As with all parenting books I’ve read, “Raising Cain” contained some parts with which I disagreed, some with which I agreed, and some from which I learned. Below is an application of how I learned to encourage emotional literacy in Red, from last week when I was still reading the book.
As we were walking home from the park I noticed that Red still had in his possession a plastic wheel, something from a Happy Meal toy that he had found at the park. I was in the middle of “Raising Cain” at the time and was really taking to heart the idea that we need to teach our boys emotional literacy.
I began by casually telling him that I noticed he still had that toy. What did he plan to do with it? When he told me he was taking it home I engaged him in a dialogue about the child who owns the toy and how he probably felt. (Nevermind that no child is going back for that toy.) Red finally concluded that the toy should be returned to the park and that he would do so the next time we went to the park.
But what if we aren’t back at the park for a week? What if by then the child has given up hope and stopped looking? He decided that a week was too long, he didn’t want to cause anyone that much pain. He considered waiting until tomorrow because he was eager to get home and didn’t want to take the five minutes required to return to the park.
We walked further, letting Red think about the situation. Still I remained casual and emotionally unmoved. Still I kept things in a reflective tone instead of lecturing him. Finally I asked him how he felt. He didn’t have an answer so I began to describe feelings for him. He’s only seven, after all, and may not have the words to describe how he was feeling.
“Do you feel kind of wierd inside? Like a sick feeling but you’re not sick?” Yes! That was it. He seemed a little relieved that I was able to identify what he couldn’t. “That’s guilt, sweetie. That’s the Holy Ghost telling you that something in your life is wrong. What do you think you can do to help this yucky feeling go away?”
He concluded that he should return the toy to the park. We caught up with Paul and Blue and informed them that we would be turning around to return to the park but that we would be home in just a few minutes. Paul could see Red visibly unhappy and uncomfortable, and not knowing what had been said between us, said nothing.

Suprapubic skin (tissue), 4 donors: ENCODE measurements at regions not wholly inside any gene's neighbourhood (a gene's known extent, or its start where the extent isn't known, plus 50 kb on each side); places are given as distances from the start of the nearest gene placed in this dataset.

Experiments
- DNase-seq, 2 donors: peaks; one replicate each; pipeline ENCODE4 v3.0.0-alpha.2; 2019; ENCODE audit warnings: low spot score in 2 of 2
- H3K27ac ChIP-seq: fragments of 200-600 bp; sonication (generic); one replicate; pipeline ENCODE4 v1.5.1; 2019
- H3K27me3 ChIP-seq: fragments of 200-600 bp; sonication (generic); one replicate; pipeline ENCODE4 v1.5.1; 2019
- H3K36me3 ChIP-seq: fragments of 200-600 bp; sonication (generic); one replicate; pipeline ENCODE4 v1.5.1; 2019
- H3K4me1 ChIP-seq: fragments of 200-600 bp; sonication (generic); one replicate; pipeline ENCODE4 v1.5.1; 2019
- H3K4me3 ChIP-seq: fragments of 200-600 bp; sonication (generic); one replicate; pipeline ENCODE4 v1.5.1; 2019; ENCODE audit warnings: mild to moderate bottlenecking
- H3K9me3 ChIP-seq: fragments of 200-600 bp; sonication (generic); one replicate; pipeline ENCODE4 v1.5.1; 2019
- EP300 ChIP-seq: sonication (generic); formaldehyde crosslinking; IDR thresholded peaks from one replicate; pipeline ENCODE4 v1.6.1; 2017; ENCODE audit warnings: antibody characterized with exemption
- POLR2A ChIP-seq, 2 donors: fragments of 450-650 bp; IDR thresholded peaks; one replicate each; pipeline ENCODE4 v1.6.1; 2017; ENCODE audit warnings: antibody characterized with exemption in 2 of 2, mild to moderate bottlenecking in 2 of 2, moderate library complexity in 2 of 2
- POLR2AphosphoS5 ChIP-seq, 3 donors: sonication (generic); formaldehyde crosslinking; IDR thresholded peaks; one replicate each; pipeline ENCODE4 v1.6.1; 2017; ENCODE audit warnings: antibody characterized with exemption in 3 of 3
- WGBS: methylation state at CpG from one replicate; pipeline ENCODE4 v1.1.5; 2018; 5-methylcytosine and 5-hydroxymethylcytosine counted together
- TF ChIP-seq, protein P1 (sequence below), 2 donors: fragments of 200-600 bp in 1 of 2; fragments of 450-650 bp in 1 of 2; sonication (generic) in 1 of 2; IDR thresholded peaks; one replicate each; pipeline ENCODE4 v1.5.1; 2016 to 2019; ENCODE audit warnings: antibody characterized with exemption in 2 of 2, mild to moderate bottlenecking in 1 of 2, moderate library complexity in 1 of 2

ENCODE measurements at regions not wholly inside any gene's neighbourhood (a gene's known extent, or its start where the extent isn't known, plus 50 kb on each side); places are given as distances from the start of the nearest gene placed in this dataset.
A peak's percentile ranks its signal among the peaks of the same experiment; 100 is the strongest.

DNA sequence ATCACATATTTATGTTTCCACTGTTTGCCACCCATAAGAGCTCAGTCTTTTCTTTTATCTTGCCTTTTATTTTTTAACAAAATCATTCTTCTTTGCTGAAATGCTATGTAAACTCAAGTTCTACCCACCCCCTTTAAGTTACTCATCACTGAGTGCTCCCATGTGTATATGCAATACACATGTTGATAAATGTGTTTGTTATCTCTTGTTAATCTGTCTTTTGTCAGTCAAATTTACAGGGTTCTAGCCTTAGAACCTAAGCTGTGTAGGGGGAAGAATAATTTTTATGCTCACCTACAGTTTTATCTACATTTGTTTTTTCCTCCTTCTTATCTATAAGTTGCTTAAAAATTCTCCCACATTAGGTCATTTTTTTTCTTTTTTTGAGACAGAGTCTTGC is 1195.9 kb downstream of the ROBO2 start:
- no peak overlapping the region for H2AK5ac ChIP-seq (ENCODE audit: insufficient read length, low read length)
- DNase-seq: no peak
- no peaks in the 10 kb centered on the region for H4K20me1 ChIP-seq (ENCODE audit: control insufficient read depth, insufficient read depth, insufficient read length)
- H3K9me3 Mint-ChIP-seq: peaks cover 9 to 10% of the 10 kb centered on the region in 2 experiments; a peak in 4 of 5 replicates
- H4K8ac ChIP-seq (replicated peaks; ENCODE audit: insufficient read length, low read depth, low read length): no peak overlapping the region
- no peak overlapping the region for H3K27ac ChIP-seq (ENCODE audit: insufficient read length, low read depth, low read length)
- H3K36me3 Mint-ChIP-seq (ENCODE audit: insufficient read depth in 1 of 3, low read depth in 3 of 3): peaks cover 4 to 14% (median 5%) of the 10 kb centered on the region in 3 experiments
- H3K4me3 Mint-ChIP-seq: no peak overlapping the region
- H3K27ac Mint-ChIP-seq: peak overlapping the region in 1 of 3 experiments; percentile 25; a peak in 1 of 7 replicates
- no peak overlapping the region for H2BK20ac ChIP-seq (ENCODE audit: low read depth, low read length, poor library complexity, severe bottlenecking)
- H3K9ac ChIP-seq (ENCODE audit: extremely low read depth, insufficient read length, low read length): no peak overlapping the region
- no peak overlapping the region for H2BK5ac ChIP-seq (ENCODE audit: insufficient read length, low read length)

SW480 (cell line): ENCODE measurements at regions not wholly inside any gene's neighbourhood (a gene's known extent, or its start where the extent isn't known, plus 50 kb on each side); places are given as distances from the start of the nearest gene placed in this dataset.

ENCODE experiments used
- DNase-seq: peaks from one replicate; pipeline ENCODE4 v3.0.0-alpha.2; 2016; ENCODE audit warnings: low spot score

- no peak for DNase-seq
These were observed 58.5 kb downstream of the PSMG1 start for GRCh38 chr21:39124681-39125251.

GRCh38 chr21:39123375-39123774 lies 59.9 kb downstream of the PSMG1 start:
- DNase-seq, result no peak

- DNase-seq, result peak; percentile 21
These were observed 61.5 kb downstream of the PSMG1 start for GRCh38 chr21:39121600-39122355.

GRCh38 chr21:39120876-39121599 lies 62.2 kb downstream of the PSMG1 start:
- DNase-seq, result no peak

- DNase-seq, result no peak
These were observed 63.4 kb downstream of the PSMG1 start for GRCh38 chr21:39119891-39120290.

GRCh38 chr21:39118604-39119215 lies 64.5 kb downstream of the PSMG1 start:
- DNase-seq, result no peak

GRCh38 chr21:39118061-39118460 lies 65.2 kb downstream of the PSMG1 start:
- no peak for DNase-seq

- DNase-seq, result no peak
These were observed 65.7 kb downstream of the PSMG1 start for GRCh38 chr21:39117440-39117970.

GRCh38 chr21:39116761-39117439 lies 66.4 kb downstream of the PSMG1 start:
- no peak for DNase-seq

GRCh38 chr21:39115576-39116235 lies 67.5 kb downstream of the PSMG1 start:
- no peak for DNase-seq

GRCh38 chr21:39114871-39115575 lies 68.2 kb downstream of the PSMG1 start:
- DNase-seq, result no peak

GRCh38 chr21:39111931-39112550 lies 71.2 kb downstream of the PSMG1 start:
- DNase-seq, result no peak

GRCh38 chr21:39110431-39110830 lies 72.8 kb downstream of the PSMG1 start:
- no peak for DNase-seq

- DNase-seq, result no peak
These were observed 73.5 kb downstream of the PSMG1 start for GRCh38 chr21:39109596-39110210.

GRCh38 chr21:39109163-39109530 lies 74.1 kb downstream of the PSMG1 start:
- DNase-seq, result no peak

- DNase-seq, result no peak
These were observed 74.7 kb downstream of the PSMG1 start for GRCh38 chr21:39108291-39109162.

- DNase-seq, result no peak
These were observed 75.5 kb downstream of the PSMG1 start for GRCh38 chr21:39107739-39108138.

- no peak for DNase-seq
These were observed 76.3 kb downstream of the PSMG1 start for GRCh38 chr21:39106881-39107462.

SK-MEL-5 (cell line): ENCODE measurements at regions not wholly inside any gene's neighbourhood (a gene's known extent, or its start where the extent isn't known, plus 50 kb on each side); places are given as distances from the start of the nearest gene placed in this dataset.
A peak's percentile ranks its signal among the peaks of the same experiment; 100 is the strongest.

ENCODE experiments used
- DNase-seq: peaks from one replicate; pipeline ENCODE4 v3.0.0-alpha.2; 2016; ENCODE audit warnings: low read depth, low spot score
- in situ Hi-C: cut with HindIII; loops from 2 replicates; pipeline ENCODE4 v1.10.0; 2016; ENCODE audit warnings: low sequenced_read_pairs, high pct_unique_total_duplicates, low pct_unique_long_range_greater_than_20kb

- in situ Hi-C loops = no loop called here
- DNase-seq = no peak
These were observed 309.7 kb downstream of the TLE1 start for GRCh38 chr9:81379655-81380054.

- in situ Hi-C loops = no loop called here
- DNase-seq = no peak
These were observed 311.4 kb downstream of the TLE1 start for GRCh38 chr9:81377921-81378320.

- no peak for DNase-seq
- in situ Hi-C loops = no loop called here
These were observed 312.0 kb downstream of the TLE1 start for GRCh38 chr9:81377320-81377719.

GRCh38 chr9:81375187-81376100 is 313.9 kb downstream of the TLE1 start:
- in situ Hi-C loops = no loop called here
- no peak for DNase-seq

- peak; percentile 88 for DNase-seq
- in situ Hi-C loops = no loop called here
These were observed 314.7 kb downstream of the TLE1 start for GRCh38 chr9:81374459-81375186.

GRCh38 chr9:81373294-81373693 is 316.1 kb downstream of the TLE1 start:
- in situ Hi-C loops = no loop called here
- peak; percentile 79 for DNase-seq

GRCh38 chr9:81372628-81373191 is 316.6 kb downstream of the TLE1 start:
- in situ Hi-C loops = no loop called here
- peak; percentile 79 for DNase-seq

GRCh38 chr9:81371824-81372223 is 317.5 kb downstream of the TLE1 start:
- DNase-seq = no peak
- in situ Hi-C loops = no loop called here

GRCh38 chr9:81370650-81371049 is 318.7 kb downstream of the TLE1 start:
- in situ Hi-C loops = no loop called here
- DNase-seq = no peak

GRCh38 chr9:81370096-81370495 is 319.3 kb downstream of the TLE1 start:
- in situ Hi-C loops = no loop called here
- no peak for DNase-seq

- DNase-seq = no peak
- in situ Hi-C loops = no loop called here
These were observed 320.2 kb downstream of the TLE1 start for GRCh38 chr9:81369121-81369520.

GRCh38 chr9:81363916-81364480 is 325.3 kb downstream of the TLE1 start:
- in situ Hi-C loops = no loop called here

We returned to the park and Red dropped the toy on the grass. After we crossed the street, again returning home, I asked him how he felt. “I feel great! I feel all better!” We talked the rest of the walk home about recognizing feelings and recognizing the promptings of the Holy Ghost. I told him that while the Holy Ghost is described as a still small voice, in my life the Holy Ghost speaks to me with feelings instead of words.
When Paul met us at the door, he later told me, Red was visibly happy and untethered by his earlier darkness.
Upon reflection on the event and the lessons for me, I came to better understand the Lord’s direction that children should be baptized when they are eight years or older, the whole age of accountability thing. As parents we need to teach our children how to read their feelings and act appropriately on them. We have eight years to give them a good foundation in emotional (and spiritual) literacy. It isn’t something that, like growing physically, happens automatically, it is something, like academic and social growth, that happens with consciencious instruction. We need to give them examples from our own lives, we need to talk them through the steps of doing it themselves, we need to be there to encourage them when they stumble, we need to teach them and guide them and prepare them.
(Also from the book I received greater clarity on why scouting is so valuable to adolescent boys, but I have no groundbreaking story to share as an example.)